It is also prudent to have at least two anchors onboard – most boats will have a smaller kedge or stern anchor, but spares are important too. Serious cruising boats will have a small collection of anchors, stowed below if not in use.


The use of chain is strongly encouraged, either for all your rode (preferable) or as a leader of a length at least equal to that of the boat. Chain generates a catenary effect that provides shock absorption and keeps the pull on the anchor closer to horizontal, which is ideal. It also helps prevent the boat sailing around the rode and wears much better on a rough seabed. All this applies to any size boat.

Stainless steel chain will not “cone” in the chain locker, but is unavailable in strengths equal to galvanized options, and is much more expensive.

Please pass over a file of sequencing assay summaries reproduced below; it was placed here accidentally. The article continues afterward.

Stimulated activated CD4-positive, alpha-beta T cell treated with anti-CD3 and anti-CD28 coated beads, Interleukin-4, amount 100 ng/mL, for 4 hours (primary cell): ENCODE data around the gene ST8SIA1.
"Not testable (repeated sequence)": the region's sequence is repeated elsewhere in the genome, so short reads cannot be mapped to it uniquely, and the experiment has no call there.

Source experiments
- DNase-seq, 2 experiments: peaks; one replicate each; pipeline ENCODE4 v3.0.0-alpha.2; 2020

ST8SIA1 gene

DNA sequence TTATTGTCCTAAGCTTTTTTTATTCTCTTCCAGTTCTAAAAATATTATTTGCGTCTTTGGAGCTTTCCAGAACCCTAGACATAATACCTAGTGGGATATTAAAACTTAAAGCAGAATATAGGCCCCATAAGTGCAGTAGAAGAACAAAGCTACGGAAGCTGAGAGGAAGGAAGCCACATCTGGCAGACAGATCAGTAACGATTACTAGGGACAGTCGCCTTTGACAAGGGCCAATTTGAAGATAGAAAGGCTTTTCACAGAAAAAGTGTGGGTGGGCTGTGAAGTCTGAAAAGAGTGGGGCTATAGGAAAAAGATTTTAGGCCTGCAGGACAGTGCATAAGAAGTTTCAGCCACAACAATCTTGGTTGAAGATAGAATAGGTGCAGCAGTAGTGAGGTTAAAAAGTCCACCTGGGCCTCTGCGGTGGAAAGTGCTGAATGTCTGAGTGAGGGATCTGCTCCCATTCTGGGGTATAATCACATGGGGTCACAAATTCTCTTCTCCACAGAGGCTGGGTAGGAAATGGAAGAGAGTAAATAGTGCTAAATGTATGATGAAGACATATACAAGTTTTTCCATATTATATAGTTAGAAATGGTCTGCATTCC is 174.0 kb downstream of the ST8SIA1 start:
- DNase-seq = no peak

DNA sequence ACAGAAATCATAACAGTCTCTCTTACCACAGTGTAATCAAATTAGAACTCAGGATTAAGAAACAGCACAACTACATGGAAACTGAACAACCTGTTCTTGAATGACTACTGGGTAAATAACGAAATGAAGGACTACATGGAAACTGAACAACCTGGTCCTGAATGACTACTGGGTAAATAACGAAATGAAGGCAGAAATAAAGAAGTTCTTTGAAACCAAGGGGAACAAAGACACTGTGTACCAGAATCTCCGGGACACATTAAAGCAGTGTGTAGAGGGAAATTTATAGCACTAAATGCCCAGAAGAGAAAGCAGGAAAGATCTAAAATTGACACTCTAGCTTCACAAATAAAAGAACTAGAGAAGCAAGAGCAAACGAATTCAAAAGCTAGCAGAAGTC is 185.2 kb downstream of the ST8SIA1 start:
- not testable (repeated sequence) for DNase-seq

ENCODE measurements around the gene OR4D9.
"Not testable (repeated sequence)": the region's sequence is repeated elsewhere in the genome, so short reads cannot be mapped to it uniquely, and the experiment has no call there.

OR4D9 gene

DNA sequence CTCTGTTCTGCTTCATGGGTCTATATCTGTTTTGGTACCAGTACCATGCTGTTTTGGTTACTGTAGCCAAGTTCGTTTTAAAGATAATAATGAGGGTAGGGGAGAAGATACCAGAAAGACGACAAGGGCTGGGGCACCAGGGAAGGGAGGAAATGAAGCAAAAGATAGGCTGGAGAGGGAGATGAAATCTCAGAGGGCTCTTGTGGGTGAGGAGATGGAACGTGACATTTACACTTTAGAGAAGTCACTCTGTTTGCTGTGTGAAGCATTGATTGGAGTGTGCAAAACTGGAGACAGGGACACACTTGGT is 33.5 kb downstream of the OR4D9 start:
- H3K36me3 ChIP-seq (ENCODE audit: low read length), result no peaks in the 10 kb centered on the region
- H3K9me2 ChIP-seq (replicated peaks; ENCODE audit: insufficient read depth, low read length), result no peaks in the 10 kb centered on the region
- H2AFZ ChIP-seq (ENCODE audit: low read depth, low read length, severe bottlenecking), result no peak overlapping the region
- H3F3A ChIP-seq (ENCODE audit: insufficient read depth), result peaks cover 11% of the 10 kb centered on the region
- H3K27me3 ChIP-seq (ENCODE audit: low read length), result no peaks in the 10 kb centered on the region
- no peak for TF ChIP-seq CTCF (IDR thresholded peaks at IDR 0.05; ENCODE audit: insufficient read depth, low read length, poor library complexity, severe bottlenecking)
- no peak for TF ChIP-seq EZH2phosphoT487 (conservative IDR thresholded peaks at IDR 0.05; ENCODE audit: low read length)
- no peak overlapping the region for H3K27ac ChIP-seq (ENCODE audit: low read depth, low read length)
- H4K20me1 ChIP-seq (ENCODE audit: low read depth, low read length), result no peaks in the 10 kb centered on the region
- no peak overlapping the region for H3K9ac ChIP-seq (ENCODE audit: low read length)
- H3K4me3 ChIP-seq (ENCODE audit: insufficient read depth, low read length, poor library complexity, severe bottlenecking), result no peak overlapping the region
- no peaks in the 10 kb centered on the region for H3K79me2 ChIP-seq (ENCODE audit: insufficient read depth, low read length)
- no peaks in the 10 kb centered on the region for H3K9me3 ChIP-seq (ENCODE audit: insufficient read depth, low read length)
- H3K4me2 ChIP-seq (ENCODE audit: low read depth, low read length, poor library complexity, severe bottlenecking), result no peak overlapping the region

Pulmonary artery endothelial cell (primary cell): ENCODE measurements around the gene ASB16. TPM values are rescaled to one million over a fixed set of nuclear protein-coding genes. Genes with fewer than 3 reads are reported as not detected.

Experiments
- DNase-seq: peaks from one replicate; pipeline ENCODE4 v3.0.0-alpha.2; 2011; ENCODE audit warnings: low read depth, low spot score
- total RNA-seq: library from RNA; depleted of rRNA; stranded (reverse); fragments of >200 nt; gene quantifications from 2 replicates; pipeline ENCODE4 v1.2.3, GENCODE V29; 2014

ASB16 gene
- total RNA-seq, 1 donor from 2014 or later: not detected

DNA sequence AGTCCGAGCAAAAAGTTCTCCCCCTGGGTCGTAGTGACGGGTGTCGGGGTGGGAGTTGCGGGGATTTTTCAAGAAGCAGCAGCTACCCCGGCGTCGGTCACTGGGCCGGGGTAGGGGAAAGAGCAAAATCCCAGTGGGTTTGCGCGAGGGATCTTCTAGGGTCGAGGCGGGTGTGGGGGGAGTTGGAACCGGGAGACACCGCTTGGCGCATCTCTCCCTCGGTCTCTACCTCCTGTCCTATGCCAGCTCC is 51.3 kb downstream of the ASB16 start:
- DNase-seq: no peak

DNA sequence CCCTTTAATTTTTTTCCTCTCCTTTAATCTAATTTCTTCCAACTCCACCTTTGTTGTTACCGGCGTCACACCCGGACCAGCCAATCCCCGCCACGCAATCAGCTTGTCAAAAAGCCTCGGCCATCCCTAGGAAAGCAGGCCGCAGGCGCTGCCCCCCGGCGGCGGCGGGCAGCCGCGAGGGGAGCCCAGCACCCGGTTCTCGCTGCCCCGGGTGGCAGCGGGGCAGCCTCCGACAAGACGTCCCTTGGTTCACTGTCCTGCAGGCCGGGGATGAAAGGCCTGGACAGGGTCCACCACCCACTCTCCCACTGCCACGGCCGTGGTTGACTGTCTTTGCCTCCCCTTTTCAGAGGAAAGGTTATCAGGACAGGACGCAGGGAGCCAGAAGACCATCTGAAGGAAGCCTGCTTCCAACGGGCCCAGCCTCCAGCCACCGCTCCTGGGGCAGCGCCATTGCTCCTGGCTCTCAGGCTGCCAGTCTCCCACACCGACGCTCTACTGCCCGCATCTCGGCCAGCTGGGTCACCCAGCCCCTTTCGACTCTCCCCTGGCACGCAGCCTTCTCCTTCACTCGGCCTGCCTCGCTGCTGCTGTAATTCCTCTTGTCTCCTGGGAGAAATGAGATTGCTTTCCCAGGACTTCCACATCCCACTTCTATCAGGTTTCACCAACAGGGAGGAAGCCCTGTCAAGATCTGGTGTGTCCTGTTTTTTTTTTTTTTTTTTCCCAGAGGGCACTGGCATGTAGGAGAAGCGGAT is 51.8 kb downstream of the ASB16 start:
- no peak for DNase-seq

For long lengths of rope, polyester is generally superior to nylon, as the latter stretches which encourages “sailing” when at anchor. Three-strand nylon tends to harden in the marine environment and becomes difficult to handle, and tends to twist, and knot, under load. At the high end multiplait (either polyester or nylon) rope makes ideal anchor rode, as it is easy to handle, and stows in less space.

Single shackle between the chain and anchor. Important: always seize the pin
Above: Single shackle between the chain and anchor. Important – always seize the pin
Below: Popular inline type swivel installed with a few links of chain between it and the anchor
Popular inline type swivel installed with a few links of chain between it and the anchor

The use of a chain-stop when anchored is recommended on larger boats in order to reduce stress on the windlass.